The Year 12 English exam is less than two weeks away. Many students all over Australia but particularly in Victoria and New South Wales have spent a decent chunk of their year studying from their bedrooms instead of the classroom. Here are my top seven tips for VCE English students, based on my knowledge of the Victorian curriculum and my experience tutoring VCE students. And my experience with my Yr 12 son!
- Remember – your score for English will be included in your top four subjects. Make English a priority for study!
- Flick through your texts. You should be familiar with them by now, but perhaps less familiar with the ones you studied earlier in the year. Flick through them, slowing down to note the underlined words or your notes in the margin.
- If you haven’t already written out quotes from your texts, write them out now. Memorise them – record yourself reading them into your phone. Ask a family member to do this for you, if you’ll learn better from someone else’s voice. Listen to them on a walk, while shooting hoops, while playing with your dog. Write them on small cards and stick them to the back of the bathroom door. Use different colours to highlight different themes, different characters. In your exam, an attempt to remember a quote is better than no attempt at all – put quotation marks around the words you’re sure of.
- Look at as many essay questions as you can. If you can’t write essays for all of them, write five minute plans. If you’re stuck on a few questions, spend more time on these ones.
- Language analysis – in your exam, do this one first, as you can use your valuable reading time to read the articles. If you read the articles in reading time, write the other two essays, then go back to the language analysis, the articles won’t be as fresh in your mind.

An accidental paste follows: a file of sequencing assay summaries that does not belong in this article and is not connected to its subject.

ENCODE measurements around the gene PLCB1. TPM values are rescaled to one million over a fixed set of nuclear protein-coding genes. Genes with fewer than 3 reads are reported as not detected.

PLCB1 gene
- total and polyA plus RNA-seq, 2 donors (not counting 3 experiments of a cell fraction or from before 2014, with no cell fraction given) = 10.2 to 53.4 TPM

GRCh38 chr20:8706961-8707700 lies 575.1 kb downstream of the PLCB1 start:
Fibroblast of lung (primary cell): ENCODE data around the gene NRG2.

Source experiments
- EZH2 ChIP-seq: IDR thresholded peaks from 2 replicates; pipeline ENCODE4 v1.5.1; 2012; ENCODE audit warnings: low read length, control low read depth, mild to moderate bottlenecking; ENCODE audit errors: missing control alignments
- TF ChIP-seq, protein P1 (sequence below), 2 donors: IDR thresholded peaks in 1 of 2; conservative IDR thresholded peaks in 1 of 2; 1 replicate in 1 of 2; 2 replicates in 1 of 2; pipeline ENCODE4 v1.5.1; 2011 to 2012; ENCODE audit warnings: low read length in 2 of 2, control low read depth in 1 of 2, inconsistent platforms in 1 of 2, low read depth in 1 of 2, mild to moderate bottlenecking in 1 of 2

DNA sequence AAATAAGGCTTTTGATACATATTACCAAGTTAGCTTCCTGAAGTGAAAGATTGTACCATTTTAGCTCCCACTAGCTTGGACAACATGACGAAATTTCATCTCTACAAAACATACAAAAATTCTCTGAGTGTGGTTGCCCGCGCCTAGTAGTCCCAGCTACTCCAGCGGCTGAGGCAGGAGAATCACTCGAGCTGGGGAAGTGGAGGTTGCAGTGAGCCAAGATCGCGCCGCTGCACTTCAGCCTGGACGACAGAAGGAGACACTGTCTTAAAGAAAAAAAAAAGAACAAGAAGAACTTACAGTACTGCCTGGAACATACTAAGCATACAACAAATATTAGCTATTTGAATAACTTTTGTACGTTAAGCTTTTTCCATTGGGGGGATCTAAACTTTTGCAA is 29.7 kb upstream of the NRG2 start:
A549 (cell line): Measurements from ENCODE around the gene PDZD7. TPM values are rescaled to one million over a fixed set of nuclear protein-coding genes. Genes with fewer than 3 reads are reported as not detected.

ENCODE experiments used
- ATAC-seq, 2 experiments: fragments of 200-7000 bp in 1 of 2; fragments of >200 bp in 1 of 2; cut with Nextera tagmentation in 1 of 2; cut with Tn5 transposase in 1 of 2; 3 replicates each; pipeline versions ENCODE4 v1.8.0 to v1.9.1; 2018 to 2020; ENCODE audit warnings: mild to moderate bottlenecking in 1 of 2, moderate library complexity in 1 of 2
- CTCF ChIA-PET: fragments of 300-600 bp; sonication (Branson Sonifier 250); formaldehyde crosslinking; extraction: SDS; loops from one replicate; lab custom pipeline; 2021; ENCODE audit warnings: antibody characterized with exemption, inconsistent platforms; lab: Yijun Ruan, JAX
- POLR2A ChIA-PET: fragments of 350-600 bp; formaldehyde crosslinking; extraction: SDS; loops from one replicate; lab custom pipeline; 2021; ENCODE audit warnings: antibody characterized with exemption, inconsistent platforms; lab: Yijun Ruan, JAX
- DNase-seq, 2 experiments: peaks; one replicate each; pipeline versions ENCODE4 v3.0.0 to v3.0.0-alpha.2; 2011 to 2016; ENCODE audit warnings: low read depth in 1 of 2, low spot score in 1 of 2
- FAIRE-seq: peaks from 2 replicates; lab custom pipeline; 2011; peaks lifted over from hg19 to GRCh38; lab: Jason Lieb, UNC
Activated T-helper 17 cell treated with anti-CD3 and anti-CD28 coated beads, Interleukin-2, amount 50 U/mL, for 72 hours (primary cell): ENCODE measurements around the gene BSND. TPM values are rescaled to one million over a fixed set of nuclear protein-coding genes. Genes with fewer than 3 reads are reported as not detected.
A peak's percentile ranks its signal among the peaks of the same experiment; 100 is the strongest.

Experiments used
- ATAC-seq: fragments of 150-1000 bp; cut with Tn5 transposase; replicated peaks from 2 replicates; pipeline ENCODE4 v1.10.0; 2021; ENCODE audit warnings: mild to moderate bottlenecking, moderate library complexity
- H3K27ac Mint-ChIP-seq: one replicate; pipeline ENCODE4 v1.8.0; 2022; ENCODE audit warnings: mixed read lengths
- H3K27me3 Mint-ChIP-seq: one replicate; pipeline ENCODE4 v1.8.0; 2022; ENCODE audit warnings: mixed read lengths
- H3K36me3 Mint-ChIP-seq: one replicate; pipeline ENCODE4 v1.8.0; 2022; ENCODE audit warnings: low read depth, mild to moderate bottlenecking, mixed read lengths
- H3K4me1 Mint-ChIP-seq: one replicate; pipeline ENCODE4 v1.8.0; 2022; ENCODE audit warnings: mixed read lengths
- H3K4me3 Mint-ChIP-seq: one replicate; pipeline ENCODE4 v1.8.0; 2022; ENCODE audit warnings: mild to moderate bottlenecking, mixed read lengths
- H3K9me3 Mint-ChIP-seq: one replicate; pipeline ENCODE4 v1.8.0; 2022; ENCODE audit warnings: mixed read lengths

- Allow time for proofreading at the end of each essay. If you have gone off track, rewrite what you need to in short, simple sentences. If your sentences are too long and convoluted, break them into two sentences. Check you have an opening topic sentence and a concluding sentence for each paragraph that link to each other.
- Watch your timing. Work out how much time you have for each essay, then divide that time into seven. For each essay, you need to allow time to plan, write an introduction, write three body paragraphs, write a conclusion, proofread. That’s seven distinct steps – time yourself in a practice essay so you can move through each step at a measured pace.
Good luck, wonderful year 12 students who have already been through so much! Back yourself! You have been writing text responses for a few years now from Year 8 or 9 – you know how to do this. Slow your breathing, focus your thoughts, hear your teacher’s voice in your head reminding you of what you already know. You’ve got this!